Heidlersburg Enters Service As Enbridge Continues to Blaze Solar Self Power Trail
Like the morning sun on a summer day, Enbridge’s solar self-power program is rapidly on the rise—and starting to look like the proverbial scorcher.
On May 15, the 2.5-megawatt Heidlersburg Solar Project in Tyrone Township, PA entered service, with its 8,190 solar panels now supplying a portion of the electrical power required to run Enbridge’s Texas Eastern Transmission natural gas pipeline system, which moves the natural gas that heats homes, hospitals, businesses and schools up and down the Atlantic seaboard.
It’s the third solar project Enbridge has brought into service as part of our solar self-power program, an integral component of our company-wide goal of net-zero greenhouse gas (GHG) emissions by 2050.
Heidlersburg follows in the footsteps of the 2.25-MW Lambertville Solar Project in New Jersey, which entered service in September 2020 and also provides power for Texas Eastern, and the 10.5-MW Alberta Solar One project in Western Canada, which helps to move crude oil and liquids along our cross-continent Mainline network.
Next up? Three such solar farms in Wisconsin, one in Illinois, and several more across the continent.
“The Heidlersburg solar project is just the second of its kind in the U.S. and tangibly demonstrates the complementary nature of natural gas and renewables,” says Caitlin Tessin, Enbridge’s Director of Market Information. “We are proud to be a leader in self-power.”
Notes Pete Sheffield, our Chief Sustainability Officer: “Enbridge is focused on the energy transition—and we’re advancing projects across our system to green our operations and reduce our carbon intensity. The Heidlersburg solar project is part of a broader program . . . we’re advancing other initiatives across North America to generate more of the energy that powers our operations from renewable resources.”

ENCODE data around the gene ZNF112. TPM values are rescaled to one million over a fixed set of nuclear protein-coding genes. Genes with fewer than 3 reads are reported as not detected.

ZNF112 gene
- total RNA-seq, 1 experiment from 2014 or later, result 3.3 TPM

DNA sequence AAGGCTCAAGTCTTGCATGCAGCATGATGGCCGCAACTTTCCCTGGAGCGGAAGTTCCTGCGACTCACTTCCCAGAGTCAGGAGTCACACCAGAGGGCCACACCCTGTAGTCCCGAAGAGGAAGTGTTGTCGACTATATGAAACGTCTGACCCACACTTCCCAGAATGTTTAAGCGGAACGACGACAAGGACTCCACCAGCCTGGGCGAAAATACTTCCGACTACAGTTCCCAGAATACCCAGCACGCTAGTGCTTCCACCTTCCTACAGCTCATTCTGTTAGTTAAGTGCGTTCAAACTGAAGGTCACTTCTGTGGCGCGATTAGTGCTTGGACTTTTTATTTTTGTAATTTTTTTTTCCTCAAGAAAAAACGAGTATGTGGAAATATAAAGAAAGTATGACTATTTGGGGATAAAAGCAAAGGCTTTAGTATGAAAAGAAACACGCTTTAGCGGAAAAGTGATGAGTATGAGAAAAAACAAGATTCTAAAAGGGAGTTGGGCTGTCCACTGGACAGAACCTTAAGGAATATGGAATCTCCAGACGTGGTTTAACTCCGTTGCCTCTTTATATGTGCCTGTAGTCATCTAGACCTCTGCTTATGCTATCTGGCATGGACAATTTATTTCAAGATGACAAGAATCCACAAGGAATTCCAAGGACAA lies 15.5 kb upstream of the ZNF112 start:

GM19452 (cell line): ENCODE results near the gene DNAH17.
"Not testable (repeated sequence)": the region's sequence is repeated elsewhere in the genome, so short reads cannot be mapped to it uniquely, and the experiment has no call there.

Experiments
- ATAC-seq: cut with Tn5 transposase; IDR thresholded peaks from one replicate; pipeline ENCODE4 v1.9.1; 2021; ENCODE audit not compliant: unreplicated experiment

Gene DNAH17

Enbridge also recently sanctioned the development of four more solar projects along our U.S. Mainline (or Lakehead) and Flanagan South crude and liquids systems. All four will be located at existing pump stations—Adams (6.9 MW), Vesper (8.8 MW) and Portage (8 MW) in central Wisconsin, and Flanagan (10 MW) in north-central Illinois—and provide a combined 35 MW of electrical generation when they enter service in late 2022.
In all, we’ve identified 15 to 20 solar projects for potential development along our natural gas and liquids transmission networks through 2023.
The $6.5-million Heidlersburg Solar Project is expected to reduce GHGs by 73,200 metric tons over the 25-year life of the facility, which is the equivalent of taking 15,810 cars off the road.
Enbridge’s approach to achieving our 2050 emissions goals will be supported through tactics like system modernization and innovation, decarbonizing energy use, and investment in renewables and lower-carbon infrastructure.
“Through initiatives like solar self-power, infrastructure modernization and exploration of greener fuels, the 2050 target is absolutely doable,” says Tessin. “We will continue to advance more solar projects to generate green electricity to power our operations.”